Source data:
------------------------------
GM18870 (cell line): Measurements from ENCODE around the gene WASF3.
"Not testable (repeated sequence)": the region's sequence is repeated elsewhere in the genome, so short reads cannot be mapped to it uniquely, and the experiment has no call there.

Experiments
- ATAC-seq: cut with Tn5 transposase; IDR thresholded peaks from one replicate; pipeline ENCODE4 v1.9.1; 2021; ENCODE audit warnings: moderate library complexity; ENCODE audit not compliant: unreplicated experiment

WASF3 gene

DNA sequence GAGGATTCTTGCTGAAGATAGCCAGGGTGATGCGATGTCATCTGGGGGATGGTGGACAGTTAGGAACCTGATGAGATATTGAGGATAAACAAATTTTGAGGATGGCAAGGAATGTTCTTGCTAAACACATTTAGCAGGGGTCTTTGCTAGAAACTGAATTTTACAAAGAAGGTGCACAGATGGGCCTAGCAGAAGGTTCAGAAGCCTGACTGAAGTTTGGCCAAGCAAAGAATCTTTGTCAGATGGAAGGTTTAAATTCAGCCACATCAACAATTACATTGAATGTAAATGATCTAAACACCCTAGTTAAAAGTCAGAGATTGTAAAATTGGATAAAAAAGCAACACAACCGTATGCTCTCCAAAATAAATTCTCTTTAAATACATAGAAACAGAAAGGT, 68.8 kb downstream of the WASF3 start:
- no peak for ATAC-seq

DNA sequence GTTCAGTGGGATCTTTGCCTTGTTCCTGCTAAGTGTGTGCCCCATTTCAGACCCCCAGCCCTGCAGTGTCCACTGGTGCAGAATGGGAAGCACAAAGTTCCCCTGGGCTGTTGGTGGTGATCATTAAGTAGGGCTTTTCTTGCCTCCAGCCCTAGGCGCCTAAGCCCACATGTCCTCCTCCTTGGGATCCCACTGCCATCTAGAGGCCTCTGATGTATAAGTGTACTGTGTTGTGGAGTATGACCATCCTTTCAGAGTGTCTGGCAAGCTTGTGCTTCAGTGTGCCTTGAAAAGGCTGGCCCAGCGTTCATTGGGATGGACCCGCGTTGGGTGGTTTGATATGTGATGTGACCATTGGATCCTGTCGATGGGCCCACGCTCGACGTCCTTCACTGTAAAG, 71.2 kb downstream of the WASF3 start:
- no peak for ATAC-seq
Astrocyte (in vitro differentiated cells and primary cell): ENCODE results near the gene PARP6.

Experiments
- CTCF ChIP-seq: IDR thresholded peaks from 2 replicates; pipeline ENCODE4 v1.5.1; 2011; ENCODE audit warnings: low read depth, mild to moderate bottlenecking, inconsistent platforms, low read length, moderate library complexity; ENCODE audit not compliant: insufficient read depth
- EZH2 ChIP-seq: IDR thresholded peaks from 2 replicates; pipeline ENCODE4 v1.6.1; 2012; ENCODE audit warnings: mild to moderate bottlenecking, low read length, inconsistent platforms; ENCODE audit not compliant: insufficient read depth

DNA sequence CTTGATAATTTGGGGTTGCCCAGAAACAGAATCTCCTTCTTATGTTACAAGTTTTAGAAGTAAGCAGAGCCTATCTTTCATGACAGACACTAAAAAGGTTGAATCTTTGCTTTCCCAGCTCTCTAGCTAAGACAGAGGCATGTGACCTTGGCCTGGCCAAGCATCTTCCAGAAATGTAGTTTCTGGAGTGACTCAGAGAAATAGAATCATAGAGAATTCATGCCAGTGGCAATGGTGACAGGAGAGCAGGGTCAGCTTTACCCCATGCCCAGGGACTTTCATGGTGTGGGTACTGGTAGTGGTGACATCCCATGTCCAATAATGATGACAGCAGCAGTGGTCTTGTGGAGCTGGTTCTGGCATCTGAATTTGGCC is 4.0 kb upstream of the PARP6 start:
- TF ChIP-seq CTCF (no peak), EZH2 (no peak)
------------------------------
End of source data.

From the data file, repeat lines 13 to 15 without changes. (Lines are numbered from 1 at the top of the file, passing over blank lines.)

- EZH2 ChIP-seq: IDR thresholded peaks from 2 replicates; pipeline ENCODE4 v1.6.1; 2012; ENCODE audit warnings: mild to moderate bottlenecking, low read length, inconsistent platforms; ENCODE audit not compliant: insufficient read depth

DNA sequence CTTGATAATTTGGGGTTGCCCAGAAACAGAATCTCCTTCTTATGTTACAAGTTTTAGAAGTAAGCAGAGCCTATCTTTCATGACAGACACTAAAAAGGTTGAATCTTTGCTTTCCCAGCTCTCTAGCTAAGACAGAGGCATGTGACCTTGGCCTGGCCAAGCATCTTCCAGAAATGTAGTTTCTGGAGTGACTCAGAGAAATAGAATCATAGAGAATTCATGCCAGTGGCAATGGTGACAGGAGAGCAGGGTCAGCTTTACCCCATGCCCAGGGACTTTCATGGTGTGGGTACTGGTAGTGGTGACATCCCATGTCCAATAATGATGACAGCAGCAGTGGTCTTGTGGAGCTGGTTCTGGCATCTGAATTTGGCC is 4.0 kb upstream of the PARP6 start:
- TF ChIP-seq CTCF (no peak), EZH2 (no peak)